Rhododendums Being Eaten Question ?

Hi,
Have some nice Rhodendums that have come into bloom lately, and look like they are being eaten (but hard to tell for sure)..
Live outside of Boston, and have Deer and Wild Turkeys in my area.
Are either of these known "eaters" of Rhododendums ?
Thanks, Bob
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Deer eat mine. I've fenced with netting to protect it. Turkeys eat berries and bugs.
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Hi Bob,
Leaves chewed on edges is a symptom of chewing insects. Most are nocturnal feeders and can be found at night with a flashlight. The most prominent chewing insects on rhododendrons and azaleas are the Black Vine Weevil, Otiorhynchus sulcatus, Strawberry Root Weevil, Otiorhynchus ovatus, or Twobanded Japanese Weevil, Callirhopalus bifasciatus. Adult weevils feed on the leaves at night except the Twobanded Japanese Weevil which feed during the day. Specimens may be collected during the day or at night for identification depending upon the weevil. The major damage is caused by weevil larvae which girdle the roots and kill the plant. Larvacidal drenches may be used to kill them but are of limited effectiveness. Foliar sprays are very effective at controlling adult weevils when leaf notching starts. Foliar sprays must be repeated until no adults emerge. Twobanded Japanese weevils are apparently resistant to carbaryl (Sevin), diazinon, and malathion. Orthene gives good control when applied as a foliar spray and drench. Since weevils can't fly and spend part of each day in the soil and part of each day feeding, you can paint the trunks with Tanglefoot to stop them, but make sure no branches are touching the ground.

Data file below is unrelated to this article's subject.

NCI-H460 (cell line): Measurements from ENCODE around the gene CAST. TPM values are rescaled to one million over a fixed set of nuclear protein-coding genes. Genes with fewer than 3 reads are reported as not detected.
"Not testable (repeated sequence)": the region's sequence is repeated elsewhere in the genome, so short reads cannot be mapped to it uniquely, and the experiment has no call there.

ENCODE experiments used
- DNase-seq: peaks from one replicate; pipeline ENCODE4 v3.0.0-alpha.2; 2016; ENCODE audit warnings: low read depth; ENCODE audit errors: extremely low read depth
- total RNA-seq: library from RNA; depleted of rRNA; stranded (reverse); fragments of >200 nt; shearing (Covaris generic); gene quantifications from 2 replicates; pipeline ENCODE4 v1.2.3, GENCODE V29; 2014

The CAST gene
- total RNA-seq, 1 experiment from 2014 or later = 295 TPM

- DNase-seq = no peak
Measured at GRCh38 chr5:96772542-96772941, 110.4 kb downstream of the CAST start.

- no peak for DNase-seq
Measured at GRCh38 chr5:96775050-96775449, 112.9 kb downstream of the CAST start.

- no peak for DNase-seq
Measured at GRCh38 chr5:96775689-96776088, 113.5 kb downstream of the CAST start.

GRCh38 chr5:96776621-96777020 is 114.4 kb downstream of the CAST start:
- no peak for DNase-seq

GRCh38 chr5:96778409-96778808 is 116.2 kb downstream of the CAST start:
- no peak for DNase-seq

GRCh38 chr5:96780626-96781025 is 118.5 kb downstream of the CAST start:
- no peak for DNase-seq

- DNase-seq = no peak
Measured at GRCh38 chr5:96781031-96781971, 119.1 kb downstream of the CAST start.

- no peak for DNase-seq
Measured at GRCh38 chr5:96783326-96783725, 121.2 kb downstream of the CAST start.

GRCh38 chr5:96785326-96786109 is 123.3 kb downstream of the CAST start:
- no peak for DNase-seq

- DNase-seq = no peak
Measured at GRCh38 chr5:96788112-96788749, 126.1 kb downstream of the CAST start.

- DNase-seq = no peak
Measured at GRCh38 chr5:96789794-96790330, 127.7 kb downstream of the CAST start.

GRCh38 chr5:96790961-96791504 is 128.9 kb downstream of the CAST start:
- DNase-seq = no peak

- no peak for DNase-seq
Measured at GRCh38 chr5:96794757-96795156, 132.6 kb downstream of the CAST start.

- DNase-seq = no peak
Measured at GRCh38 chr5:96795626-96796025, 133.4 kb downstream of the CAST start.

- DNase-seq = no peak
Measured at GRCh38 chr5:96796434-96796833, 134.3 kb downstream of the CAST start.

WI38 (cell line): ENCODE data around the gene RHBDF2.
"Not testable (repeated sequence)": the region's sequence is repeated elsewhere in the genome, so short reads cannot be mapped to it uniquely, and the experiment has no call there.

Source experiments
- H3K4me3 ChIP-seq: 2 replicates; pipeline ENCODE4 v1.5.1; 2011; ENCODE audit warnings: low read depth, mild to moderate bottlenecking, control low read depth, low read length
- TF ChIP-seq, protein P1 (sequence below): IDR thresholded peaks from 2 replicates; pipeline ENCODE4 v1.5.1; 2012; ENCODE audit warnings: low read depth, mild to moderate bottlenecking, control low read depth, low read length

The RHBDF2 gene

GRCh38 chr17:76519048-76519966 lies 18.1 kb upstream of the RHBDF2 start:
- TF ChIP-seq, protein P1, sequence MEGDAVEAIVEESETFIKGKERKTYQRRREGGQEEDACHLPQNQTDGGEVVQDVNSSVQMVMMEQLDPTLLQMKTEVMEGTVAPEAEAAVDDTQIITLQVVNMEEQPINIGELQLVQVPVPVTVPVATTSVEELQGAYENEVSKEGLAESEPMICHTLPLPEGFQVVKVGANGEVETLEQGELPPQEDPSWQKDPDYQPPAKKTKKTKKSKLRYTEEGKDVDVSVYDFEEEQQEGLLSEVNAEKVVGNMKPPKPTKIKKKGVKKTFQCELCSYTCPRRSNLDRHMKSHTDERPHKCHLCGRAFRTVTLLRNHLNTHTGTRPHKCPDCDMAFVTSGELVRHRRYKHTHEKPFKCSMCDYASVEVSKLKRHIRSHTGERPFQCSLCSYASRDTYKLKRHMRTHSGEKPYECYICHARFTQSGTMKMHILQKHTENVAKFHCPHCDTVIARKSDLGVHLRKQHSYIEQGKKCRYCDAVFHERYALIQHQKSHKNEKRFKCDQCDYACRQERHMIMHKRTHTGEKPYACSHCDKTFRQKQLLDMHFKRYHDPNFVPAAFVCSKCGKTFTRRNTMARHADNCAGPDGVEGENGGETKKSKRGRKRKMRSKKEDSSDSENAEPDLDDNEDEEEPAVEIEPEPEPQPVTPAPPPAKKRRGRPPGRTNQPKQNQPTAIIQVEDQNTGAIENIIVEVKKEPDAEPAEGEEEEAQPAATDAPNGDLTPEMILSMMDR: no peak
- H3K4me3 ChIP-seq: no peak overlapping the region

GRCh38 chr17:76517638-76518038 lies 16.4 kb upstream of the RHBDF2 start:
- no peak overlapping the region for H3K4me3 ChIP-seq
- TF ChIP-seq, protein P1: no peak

If the leaves are being ripped off, then it is deer. They are especially bad in winter, but can be a problem all year long in areas where they have developed a taste for rhododendrons.
Entire leaves being eaten by caterpillars is an indication of an infestation of caterpillars such as the Red-headed Azalea Caterpillar, Datana major. These caterpillars are black with rows of white or pale yellow spots, reddish brown legs, head and neck area and are 2 1/2 inches when mature. Preferred host plants are azaleas, but they may also attack witch hazel, sumac, apple, red oak and andromeda. The caterpillars feed together when young and disperse as they mature. Branches or entire plants may be defoliated. Damage occurs in late summer and fall. Look for caterpillars when defoliation damage occurs, and if only a few caterpillars are present, pick them off by hand. If needed, spray shrubs with B.t. (Bacillus thuringiensis ), a microbial insecticide that is specific for caterpillars. It is sold under various trade names including Caterpillar Attack, Thuricide, Dipel, etc. Apply sprays when caterpillars are numerous and less than 3/4 of an inch long. Larger caterpillars must be sprayed with a registered residual insecticide such as carbaryl (Sevin 50WP) or cyfluthrin (Bayer Advanced Garden Multi-Insect Killer).
Leaves with crescent shaped holes. The Cranberry Rootworm, Rhadopterus picipes, chews holes in the leaf, some of which are crescent shaped.
Other chewing insects include caterpillars, leaf rollers, sawflies (moth larvae), cut worms, and loopers. The larvae of several species of insects can cause damage as the result of chewing on new foliage. These pests hatch as the new growth is forming, and often eat out large areas of the soft growth. They may also roll the leaf with a white web. Damage only occurs on soft growth. To control, use Orthene, Malathion, or Diazinon.
Chewed flowers and new leaves can be a sign of slugs and snails. These pests feed on soft new growth and on flowers. To control, use Metaldehyde baits or sprays
Hope this helps.
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Hi,
Just a quick thanks for all the great info. Appreciate it.
Bob
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